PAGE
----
A brief history of International Mother Language Day and where to celebrate in the Northwest

blue poster showing a dove made out of the word's languages.
Image courtesy of United Nations Educational Scientific and Cultural Organization.



International Mother Language Day would not exist if not for protesters in South Asia. And, full disclosure, I am half Bengali and my family lived through the events you’ll hear about in a moment. 

In 1947, with the dissolution of the British Raj, political borders were changed  creating two countries, India and Pakistan. Religion was used to establish borders. In India, the majority of the population was Hindu, in Pakistan, Muslim. Pakistan was then split into two different parts: East and West. Each part contained completely different cultures, clothing, food and languages, with religion as the only commonality.

A year later, Pakistan declared the sole national language to be Urdu, which was problematic as the main language spoken in East Pakistan was Bangla. This led people of the East to protest. Due to the unrest, the government banned public meetings and rallies.

Undeterred students from the University of Dhaka organized rallies and meetings with the support of the public. On Feb. 21, 1952, police fired on crowds in hopes of suppressing the revolt. Three men were killed, while hundreds were injured.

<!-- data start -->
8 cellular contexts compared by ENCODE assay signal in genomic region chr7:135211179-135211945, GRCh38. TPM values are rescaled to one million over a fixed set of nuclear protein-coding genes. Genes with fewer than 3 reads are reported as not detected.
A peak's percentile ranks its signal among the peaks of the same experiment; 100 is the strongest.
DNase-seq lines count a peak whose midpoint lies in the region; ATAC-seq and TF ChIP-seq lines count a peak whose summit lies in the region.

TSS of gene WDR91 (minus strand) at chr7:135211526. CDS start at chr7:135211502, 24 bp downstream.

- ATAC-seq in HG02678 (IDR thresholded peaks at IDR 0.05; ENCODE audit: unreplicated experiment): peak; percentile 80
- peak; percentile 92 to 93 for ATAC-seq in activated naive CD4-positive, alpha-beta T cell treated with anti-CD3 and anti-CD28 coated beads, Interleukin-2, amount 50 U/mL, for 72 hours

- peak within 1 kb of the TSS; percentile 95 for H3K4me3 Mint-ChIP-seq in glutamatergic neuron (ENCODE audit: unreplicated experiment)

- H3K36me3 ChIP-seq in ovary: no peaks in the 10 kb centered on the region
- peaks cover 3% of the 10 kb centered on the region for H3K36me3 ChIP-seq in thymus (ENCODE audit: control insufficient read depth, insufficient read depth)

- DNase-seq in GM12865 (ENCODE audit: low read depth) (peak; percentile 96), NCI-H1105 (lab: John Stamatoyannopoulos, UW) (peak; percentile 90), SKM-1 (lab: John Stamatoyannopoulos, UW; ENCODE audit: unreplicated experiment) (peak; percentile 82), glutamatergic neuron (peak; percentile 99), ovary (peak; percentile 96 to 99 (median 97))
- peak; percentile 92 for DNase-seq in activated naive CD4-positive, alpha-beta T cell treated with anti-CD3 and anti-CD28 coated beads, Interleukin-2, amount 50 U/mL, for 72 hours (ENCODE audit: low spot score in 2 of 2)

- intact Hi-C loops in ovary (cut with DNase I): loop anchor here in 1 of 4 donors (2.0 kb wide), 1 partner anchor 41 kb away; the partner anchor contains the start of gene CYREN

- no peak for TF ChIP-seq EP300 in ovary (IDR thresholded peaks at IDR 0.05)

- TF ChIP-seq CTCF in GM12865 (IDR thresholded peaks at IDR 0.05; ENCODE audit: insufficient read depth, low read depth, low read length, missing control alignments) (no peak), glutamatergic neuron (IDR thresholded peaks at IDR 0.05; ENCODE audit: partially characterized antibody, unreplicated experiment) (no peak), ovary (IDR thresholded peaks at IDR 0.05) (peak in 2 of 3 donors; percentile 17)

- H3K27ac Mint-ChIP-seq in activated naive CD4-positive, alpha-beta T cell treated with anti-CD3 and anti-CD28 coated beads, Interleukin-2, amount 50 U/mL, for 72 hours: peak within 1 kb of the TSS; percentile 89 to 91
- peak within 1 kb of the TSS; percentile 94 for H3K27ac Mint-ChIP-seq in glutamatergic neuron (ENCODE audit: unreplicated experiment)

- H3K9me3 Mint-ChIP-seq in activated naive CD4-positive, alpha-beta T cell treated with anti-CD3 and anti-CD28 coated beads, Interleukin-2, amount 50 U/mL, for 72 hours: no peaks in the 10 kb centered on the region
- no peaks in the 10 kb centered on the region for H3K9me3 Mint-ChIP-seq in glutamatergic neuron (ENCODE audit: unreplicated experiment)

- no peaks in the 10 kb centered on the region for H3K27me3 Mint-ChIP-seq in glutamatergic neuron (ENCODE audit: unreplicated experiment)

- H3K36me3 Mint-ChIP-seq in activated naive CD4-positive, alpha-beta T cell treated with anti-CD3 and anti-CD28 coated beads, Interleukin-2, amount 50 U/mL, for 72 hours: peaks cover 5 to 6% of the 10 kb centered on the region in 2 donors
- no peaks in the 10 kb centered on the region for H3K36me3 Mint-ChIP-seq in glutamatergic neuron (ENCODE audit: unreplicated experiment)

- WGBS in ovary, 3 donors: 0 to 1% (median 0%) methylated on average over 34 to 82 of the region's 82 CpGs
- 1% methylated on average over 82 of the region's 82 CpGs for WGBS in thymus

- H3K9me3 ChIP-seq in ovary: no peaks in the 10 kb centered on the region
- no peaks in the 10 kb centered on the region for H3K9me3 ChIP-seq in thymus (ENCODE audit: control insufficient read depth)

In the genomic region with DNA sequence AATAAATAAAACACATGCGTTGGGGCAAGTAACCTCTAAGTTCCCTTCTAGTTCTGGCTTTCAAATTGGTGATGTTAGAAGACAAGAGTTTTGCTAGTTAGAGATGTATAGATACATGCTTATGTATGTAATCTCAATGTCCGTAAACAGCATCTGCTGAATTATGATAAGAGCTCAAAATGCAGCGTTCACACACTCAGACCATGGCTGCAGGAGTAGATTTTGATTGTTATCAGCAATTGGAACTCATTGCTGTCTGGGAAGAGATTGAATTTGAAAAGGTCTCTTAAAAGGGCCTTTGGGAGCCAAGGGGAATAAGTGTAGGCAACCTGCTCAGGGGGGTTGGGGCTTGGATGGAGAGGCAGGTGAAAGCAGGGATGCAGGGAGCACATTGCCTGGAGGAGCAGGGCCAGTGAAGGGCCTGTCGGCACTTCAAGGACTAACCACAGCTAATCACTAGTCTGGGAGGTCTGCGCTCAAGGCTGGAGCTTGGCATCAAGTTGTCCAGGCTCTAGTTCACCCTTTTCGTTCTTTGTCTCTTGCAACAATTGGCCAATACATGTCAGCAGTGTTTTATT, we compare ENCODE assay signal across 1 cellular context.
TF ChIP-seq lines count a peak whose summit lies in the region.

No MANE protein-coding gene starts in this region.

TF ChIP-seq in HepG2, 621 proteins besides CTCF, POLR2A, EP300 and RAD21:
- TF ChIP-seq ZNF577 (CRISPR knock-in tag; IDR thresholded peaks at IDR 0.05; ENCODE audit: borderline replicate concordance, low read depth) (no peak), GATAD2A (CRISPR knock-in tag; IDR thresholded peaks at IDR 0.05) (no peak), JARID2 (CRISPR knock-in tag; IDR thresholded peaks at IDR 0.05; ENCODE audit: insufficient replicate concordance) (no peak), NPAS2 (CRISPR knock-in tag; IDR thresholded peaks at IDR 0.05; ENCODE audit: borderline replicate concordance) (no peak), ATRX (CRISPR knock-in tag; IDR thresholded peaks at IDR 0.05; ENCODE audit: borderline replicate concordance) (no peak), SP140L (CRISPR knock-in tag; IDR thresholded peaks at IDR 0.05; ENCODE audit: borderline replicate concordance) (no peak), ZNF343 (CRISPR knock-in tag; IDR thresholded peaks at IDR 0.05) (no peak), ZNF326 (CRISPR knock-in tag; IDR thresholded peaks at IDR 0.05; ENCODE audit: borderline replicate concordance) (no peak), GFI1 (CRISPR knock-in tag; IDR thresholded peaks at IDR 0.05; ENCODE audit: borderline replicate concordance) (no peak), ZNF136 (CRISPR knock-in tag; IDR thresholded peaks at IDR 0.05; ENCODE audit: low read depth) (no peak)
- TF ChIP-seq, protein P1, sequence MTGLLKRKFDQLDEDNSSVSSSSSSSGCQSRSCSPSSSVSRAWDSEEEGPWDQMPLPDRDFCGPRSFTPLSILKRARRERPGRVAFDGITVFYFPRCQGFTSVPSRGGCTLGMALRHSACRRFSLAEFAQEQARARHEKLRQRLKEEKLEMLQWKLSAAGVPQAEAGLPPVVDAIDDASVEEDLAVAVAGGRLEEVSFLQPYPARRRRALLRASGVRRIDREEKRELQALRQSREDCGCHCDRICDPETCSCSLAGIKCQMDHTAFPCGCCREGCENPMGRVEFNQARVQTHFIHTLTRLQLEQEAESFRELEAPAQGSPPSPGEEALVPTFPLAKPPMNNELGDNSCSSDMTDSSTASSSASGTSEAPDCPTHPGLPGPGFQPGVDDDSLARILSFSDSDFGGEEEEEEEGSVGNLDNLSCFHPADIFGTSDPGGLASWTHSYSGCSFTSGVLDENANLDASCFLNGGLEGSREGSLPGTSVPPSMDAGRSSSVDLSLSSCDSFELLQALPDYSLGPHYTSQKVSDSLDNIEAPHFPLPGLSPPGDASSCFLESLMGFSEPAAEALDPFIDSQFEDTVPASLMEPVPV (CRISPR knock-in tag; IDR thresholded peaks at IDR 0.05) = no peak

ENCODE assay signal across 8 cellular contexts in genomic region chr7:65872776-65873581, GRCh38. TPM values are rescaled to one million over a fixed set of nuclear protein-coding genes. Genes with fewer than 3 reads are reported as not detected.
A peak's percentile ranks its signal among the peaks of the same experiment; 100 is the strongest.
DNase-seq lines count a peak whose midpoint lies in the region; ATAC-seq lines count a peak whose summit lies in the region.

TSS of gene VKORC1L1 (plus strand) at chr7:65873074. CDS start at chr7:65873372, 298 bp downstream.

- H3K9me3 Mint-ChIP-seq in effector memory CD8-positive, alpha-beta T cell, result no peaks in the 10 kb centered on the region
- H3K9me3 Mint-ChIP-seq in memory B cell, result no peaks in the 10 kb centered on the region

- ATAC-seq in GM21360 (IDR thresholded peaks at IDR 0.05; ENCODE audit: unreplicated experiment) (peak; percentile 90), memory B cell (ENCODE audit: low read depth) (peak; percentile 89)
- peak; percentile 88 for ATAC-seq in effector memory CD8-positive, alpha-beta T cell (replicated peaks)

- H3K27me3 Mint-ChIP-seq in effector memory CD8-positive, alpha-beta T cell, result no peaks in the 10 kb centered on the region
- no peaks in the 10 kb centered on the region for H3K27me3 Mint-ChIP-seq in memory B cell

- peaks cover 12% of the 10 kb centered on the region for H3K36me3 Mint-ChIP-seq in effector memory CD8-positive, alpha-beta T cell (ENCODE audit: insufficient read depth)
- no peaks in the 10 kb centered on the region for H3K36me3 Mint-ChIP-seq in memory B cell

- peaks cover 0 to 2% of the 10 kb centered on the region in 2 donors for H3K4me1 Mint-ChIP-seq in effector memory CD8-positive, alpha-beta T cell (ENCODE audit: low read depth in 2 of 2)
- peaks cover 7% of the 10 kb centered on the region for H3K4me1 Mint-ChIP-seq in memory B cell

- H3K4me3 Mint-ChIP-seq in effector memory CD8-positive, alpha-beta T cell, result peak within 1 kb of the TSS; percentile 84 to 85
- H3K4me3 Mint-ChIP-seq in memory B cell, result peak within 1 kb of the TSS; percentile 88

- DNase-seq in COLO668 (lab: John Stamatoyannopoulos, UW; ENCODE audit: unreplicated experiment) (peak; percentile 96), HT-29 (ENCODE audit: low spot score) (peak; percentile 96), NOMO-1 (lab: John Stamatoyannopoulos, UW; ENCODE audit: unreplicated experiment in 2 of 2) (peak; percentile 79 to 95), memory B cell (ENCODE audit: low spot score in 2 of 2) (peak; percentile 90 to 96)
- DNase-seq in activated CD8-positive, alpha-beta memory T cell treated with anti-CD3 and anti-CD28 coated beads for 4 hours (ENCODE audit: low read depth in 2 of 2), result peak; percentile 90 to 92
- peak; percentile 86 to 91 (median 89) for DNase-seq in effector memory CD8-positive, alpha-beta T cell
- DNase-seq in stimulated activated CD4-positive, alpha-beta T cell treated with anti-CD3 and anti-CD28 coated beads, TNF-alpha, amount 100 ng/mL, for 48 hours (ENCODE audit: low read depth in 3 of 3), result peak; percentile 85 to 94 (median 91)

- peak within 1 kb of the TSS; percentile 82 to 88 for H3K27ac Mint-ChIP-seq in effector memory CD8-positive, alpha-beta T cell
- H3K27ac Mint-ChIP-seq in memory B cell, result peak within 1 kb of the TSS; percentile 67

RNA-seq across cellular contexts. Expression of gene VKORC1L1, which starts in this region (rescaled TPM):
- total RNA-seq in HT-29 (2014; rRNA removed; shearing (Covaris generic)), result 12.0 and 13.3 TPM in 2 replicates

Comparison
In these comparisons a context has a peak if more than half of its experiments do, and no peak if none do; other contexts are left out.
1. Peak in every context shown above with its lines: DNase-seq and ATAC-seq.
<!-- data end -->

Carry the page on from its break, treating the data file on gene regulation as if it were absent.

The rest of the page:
East Pakistan eventually gained independence and became Bangladesh. The name of the country translates to, “The Land of the Bangla speakers.” And in 1999, UNESCO made Mother Language Day an internationally-recognized celebration.  

Bangladeshi across the world, including those in the Pacific Northwest, take pride in International Mother Language Day. At WSU, the Association of Bangladeshi Students and Scholars will host an events on Tuesday, Feb. 21 as well as later in the week on the Pullman campus.

Student Akm Nabiul Haque helps organize International Mother Language Day celebrations. He says the day is paramount because it helps Bengalis preserve their language and culture.

“Whenever I need to express something, my language is the best way so I can put forward my thoughts. And of course I can speak English, I can speak Hindi, or some other language. But with true Bengali I can express my inner feelings … my thoughts to my peers or to my family members. It helps me communicate better with people.”

Puget Sound Community College is also holding an event on the 21st.